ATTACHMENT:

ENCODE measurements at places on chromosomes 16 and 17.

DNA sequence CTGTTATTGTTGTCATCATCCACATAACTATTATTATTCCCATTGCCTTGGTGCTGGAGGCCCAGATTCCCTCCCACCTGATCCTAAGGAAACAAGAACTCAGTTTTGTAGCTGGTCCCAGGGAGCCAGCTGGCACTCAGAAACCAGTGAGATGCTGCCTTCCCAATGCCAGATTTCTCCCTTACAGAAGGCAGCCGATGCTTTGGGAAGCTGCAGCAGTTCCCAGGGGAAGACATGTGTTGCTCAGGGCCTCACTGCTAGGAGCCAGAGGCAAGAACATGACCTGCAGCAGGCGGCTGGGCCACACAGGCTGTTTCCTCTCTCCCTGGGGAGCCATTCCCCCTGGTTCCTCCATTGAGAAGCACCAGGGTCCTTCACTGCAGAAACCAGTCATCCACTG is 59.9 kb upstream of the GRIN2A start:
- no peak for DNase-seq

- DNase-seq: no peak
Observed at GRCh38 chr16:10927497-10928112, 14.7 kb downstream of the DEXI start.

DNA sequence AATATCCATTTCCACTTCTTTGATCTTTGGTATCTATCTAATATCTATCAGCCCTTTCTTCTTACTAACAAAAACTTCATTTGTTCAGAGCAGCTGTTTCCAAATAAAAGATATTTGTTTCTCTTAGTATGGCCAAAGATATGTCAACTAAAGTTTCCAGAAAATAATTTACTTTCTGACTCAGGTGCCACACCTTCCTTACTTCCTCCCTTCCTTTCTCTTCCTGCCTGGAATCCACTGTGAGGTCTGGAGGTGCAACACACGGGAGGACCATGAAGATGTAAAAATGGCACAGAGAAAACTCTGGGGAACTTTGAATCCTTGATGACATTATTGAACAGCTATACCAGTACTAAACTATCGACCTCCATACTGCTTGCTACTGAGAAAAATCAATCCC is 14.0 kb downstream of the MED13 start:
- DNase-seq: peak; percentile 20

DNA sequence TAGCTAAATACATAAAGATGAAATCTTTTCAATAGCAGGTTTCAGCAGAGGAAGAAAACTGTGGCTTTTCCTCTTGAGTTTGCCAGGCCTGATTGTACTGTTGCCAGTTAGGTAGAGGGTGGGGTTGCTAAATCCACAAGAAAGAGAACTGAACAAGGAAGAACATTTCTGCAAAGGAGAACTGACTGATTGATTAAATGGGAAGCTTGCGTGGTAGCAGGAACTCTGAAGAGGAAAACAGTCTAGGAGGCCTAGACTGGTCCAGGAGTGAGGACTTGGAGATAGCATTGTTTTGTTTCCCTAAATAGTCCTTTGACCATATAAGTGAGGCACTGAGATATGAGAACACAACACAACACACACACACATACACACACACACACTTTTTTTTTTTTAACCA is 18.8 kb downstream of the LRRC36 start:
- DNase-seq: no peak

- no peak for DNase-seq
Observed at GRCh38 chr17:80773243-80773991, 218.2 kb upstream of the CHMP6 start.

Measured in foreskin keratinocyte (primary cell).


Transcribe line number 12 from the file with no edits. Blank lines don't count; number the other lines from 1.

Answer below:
Measured in foreskin keratinocyte (primary cell).